Lessons Learned

July 31, 2009 07:00 PM
Thirty years of teaching ag marketing and policy to undergraduate and graduate students and farmers may not have made me wise, but it has permitted me to watch a number of "sure-fire” marketing techniques come and go. I am left with these observations and biases:
·       No one knows what prices will be in the future.
·       Producers need to establish a long-term strategy to reduce the risk of adverse price changes.
·       Producers need to focus on the entire crop year—at a minimum—not near-term price movement, which seems to be the focus of many marketing advisory services.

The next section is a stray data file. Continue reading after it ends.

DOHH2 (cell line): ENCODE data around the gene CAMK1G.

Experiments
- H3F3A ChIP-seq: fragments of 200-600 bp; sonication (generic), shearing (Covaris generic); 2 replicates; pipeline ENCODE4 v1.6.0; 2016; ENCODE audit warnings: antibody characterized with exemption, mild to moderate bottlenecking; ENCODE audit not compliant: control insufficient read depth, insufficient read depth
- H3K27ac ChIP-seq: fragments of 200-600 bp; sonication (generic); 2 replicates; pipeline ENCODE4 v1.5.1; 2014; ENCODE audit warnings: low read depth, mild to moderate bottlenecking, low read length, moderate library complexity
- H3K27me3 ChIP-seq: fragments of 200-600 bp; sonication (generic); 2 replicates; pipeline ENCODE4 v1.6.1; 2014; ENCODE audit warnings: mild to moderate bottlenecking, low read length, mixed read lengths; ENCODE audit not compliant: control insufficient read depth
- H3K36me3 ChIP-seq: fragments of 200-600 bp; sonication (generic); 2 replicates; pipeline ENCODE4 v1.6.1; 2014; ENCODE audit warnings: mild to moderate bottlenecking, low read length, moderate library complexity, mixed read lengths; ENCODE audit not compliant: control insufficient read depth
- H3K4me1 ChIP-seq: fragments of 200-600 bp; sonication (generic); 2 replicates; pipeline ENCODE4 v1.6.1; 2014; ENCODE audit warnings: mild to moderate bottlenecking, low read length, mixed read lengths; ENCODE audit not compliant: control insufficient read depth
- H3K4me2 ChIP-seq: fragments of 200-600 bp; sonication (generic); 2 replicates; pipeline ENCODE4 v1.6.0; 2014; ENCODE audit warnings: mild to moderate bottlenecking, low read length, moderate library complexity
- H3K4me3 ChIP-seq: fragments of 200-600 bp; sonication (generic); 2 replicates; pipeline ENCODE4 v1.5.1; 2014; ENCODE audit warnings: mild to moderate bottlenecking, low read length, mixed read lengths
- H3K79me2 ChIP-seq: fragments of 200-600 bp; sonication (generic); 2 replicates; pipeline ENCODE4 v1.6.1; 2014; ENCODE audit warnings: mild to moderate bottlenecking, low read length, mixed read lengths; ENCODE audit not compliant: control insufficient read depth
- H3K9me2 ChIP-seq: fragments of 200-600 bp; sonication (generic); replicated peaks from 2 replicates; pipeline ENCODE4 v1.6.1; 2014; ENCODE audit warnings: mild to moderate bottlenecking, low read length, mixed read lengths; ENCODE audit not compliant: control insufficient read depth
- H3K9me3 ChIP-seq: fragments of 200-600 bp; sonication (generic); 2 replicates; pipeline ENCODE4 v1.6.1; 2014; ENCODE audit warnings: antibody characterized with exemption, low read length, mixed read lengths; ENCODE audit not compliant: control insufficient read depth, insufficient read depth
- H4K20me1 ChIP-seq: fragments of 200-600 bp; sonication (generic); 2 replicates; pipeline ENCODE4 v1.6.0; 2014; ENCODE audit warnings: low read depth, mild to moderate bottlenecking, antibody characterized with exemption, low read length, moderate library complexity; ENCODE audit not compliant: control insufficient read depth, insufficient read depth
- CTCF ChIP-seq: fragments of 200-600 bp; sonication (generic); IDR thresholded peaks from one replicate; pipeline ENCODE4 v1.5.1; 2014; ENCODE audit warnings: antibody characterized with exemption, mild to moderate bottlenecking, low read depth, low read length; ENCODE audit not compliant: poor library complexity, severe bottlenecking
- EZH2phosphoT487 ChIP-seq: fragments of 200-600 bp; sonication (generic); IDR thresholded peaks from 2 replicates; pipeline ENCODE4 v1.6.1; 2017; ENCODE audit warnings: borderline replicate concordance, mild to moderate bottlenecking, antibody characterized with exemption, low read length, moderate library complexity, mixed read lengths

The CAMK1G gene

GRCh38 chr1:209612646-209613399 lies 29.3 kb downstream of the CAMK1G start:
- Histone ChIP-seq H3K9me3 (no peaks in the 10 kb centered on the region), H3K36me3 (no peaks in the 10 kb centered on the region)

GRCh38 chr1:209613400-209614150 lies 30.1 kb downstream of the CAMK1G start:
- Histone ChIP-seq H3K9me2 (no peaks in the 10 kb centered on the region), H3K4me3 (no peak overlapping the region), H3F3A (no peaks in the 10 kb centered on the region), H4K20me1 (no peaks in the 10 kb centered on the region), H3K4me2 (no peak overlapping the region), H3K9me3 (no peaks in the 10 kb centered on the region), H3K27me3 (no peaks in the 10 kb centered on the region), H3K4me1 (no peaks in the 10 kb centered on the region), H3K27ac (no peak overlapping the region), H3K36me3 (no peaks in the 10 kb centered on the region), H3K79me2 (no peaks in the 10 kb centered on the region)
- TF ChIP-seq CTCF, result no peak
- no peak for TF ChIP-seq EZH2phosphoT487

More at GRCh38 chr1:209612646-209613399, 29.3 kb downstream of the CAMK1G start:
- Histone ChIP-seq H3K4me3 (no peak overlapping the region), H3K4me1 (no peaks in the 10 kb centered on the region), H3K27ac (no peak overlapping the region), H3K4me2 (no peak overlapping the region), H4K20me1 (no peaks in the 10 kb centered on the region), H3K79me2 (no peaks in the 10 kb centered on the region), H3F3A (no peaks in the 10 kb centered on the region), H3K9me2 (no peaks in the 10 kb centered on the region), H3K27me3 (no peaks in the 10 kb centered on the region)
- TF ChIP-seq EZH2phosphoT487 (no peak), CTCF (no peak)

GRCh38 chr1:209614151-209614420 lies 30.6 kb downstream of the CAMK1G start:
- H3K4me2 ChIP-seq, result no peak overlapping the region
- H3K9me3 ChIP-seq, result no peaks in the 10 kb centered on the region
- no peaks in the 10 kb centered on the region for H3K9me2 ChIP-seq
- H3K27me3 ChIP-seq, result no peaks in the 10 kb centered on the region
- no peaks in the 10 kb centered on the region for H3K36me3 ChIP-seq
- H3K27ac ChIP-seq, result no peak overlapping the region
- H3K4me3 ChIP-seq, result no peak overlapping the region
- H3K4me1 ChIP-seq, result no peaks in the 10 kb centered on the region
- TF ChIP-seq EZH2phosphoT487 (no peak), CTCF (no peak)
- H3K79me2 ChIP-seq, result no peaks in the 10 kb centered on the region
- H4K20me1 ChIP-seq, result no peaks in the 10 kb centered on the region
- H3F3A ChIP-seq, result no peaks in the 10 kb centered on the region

·       Over time, fundamentals win out—prices will rise if there is less supply or more demand and vice versa. All the technical analysis in the world, phases of the moon or other such cycle theories cannot change this fundamental fact.
·       Producers lose more money than they make when storing grains for a price rise after harvest.
·       Taking surplus funds from the brokerage account for extravagant purposes is the single largest error made by producers as they begin to use modern risk management techniques.
·       Judicious use of a carefully developed marketing strategy, over time, should result in higher prices received.
·       Marketing is hard work, requiring a comprehensive knowledge of what factors affect prices on the global, national and local levels. Those looking for a "quick” answer are going to be disappointed.
·       In a husband-wife management team, the wife is generally the better marketer.

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